States are failing on vaccinations. The federal government must lead.
"Federal policymakers have a responsibility to protect children who have been put at risk whenever a parent claims the 'right' to refuse vaccination."
March 30, 2019Dr. Jonathan Fielding
In the year 2000, the United States essentially claimed victory against childhood diseases, eliminating measles and making the prevalence of other childhood diseases, such as mumps, extremely rare. Today, we are losing.
Eleven states have reported measles cases, and a checkerboard of communities across the United States lack the necessary vaccine coverage needed to maintain the threshold herd immunity of about 96 percent — when vaccination of a substantial portion of a population protects everyone. The costs in human and financial terms are enormous.
The rise in such cases is not due to more virulent strains or resistant viruses. Rather, society suffers from the success of anti-vaccine advocates who pushed “vaccine hesitancy and refusal” and issued unrelenting demonization, disinformation and demagoguery against immunizations. Social media is infected with viral messaging from bots and trolls that masquerade as legitimate information outlets but instead stoke illegitimate fear of vaccines.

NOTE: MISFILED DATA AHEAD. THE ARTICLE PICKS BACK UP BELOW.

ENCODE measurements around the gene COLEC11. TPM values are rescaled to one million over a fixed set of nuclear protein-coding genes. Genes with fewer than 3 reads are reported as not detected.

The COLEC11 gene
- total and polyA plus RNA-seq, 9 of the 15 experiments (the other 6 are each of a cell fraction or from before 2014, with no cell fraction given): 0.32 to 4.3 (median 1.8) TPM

Scott C. Ratzan is a senior fellow at the Harvard Kennedy School’s Mossavar-Rahmani Center for Business and Government. Barry R. Bloom is a professor of public health and former dean at the Harvard School of Public Health. Lawrence O. Gostin is the O’Neill professor of global health law at Georgetown University Law Center, where he directs the World Health Organization Collaborating Center on National and Global Health Law. Jonathan Fielding is a distinguished professor of health policy and management at the UCLA Fielding School of Public Health and a distinguished professor of pediatrics at the UCLA David Geffen School of Medicine.